# How does Euclid's Fifth postulate not hold here?

If look at the Latitude lines - blue circles below - and pick one, each point $$P$$ not in one selected circle/line, will only lie in one other blue circle, circle here taken as line, and will follow the exact definition of postulate 5.

So we have also the same notion of a parallel line.

Is this incorrect, and why ?

See the blue lines I imagine just below: • With this choice, you do not have a line through every pair of points. Sep 18 at 20:56
• But do we need to ? I'm asking out of curiosity. Just trying to see where it leads as well. And then, this way it wouldn't contradict the fifth postulate, but some other postulate, correct ? @MoisheKohan Sep 18 at 20:59
• Well, it depends on your objective. Your geometry will contradict the 1st postulate. Sep 18 at 21:02
• Thank you, I would like to read about what is derived from a geometry that looks like that, but don't know whether something simple will appear. Thanks for the comment though. If you make an answer of it, I think it is enough, just adding some references. Previously people shower this with downvotes. I think this is part of understanding something, idk. @MoisheKohan Sep 18 at 21:04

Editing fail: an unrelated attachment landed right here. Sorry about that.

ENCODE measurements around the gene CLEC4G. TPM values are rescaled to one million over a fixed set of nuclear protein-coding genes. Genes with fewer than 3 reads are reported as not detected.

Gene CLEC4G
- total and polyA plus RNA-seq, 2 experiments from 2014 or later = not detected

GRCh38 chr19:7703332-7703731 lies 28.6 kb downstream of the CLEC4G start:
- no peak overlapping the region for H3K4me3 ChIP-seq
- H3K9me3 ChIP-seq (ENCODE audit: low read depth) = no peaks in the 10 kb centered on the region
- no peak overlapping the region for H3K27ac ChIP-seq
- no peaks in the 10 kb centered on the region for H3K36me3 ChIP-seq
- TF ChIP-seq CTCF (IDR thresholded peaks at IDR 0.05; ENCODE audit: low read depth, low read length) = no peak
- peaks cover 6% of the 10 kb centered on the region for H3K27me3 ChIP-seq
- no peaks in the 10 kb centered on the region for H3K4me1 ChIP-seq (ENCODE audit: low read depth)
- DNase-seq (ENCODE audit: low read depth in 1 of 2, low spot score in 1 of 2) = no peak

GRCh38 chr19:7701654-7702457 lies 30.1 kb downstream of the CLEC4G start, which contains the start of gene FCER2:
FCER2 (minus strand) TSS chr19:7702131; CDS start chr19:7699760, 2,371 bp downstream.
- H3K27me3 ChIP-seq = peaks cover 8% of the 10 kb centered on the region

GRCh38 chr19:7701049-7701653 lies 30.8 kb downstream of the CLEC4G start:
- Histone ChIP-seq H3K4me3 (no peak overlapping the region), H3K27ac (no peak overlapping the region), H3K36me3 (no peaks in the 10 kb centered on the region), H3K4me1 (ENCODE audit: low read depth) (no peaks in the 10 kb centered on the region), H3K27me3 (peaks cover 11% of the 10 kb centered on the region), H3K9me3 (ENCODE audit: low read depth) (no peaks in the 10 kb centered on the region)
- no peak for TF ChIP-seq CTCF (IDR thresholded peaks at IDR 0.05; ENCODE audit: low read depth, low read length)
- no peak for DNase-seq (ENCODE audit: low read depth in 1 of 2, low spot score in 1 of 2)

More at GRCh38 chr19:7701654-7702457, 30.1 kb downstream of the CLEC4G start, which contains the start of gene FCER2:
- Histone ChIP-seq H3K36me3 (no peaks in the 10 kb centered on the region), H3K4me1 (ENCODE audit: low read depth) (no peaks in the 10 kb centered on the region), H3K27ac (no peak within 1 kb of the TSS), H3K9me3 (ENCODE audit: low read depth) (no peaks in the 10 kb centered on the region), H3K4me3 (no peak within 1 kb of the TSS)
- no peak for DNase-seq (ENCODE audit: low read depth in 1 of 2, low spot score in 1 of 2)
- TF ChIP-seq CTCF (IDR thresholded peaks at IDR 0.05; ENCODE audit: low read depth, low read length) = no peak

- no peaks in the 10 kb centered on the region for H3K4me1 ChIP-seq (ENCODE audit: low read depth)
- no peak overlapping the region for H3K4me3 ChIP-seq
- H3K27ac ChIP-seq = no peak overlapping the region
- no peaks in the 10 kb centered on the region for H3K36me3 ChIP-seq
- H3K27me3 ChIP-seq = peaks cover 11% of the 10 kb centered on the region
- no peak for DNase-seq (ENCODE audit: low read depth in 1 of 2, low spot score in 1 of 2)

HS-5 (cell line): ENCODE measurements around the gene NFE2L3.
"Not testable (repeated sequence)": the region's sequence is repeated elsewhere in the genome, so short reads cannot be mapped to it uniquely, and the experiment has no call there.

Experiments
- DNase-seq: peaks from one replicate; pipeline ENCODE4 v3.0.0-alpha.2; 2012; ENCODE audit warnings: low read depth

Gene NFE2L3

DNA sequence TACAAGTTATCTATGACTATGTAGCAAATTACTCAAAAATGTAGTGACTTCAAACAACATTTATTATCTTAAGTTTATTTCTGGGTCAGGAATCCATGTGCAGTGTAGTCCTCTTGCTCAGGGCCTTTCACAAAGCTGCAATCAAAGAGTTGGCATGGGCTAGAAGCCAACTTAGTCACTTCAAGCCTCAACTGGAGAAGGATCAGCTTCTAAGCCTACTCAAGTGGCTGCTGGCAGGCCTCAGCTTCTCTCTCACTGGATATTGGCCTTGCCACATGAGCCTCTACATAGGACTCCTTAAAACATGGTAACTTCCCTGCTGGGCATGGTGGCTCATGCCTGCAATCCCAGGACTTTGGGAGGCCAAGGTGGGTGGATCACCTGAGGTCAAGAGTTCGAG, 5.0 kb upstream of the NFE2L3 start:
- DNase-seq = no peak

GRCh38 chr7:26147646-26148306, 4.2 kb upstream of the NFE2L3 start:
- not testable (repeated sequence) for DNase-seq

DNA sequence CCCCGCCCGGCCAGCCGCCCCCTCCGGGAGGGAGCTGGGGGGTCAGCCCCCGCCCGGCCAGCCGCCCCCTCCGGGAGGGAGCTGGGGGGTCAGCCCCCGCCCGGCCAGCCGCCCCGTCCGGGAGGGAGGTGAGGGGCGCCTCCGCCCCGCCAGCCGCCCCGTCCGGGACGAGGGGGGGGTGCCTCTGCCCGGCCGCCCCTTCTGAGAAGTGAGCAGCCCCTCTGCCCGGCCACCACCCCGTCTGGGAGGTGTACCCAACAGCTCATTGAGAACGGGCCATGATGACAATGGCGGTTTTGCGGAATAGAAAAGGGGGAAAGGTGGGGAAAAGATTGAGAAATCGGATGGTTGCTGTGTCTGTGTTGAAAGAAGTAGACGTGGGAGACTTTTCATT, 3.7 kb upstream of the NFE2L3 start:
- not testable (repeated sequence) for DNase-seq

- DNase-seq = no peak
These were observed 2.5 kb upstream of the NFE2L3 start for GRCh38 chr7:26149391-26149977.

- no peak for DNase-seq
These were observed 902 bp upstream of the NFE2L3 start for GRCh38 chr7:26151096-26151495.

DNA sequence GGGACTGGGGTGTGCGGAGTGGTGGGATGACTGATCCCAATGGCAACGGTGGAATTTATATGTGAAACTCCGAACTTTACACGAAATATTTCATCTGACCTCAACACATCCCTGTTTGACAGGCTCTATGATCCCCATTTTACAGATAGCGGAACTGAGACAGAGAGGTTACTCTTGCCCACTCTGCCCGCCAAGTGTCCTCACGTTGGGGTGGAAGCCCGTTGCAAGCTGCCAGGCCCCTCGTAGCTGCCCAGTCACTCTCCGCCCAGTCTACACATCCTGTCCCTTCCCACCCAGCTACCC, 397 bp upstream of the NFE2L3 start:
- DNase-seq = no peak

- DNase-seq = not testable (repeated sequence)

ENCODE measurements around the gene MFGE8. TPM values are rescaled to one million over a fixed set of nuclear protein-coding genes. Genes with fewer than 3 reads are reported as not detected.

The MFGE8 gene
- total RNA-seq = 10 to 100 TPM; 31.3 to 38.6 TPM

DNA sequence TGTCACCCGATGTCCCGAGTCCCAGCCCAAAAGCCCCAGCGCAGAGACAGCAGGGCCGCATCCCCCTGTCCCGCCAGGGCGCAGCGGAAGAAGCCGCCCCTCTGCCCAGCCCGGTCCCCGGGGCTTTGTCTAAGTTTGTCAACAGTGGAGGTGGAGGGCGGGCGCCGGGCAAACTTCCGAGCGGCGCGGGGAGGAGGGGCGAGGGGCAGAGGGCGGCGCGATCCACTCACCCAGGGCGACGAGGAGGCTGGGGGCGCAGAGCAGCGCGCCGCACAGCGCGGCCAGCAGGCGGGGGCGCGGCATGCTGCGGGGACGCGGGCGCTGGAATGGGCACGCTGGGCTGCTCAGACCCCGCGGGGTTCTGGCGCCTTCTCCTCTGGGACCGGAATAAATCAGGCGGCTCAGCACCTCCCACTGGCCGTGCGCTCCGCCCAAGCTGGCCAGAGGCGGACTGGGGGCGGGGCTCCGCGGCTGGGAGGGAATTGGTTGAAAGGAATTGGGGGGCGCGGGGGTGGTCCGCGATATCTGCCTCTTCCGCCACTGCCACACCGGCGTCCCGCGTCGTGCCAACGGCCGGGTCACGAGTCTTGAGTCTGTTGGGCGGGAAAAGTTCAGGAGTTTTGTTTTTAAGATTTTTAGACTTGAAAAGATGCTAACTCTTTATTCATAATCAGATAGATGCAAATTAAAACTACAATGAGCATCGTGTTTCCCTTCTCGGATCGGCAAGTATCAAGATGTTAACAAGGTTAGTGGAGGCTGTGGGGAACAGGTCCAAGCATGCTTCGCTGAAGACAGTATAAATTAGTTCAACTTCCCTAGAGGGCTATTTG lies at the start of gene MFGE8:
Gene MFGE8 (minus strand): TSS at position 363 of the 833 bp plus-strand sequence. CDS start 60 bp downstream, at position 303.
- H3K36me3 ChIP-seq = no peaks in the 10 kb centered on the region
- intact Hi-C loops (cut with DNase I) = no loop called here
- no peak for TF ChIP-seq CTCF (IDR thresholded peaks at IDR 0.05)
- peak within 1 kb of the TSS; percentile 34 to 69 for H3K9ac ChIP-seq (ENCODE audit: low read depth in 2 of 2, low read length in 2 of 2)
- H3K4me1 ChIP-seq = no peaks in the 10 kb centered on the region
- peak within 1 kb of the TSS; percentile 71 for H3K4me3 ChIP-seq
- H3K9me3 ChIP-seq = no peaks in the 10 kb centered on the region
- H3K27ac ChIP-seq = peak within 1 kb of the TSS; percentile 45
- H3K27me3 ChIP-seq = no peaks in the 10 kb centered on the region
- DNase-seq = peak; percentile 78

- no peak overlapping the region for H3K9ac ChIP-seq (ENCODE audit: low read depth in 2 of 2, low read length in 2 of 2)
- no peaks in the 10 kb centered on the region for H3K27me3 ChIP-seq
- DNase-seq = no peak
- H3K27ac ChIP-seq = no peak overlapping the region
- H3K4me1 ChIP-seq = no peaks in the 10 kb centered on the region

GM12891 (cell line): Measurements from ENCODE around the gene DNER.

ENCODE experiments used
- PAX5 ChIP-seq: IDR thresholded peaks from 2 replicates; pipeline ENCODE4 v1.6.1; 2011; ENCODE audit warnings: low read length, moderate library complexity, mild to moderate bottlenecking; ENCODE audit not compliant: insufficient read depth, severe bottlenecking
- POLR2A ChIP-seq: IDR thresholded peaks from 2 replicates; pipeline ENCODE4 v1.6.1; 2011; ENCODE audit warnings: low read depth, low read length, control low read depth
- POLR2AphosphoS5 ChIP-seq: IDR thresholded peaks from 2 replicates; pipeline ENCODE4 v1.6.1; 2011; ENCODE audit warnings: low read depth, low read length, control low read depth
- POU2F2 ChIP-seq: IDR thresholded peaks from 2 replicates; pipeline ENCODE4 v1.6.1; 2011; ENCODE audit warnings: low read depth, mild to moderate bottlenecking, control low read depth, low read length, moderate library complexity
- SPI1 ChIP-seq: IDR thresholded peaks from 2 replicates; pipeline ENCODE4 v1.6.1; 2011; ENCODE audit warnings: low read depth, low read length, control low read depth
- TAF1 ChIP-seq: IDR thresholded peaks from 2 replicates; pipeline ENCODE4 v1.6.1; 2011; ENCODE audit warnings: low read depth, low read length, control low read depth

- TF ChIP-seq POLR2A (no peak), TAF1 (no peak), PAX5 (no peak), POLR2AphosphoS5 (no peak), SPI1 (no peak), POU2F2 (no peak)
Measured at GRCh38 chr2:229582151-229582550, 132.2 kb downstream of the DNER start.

• Incidentally: You are referring to the Playfaire postulate, not Euclid's 5th postulate. The latter becomes essentially meaningless once the 1st postulate is violated as in your case (simply because there are no transversals). Sep 18 at 21:11

It appears that your proposed model geometry is the unit sphere in $${\mathbb R}^3$$ and "lines" in this geometry are the longitudes. I also suppose that the north and south poles also qualify as "lines" in this geometry (otherwise, Playfaire's Axiom will be violated). Such a geometry indeed will satisfy Playfaire's Axiom. However, it will violate other axioms/postulates of Euclidean geometry, e.g. the 1st postulate. (Arguably, it will also violate the 2nd postulate and, depending on your interpretation, the 3rd one as well. Even the 4th one is suspect since it is very unclear what the "right angle" means in this geometry, where there are no transversal lines and where some points are also lines!) By the way, I prefer Hilbert's axioms since they provide for a clean and complete treatment of the subject.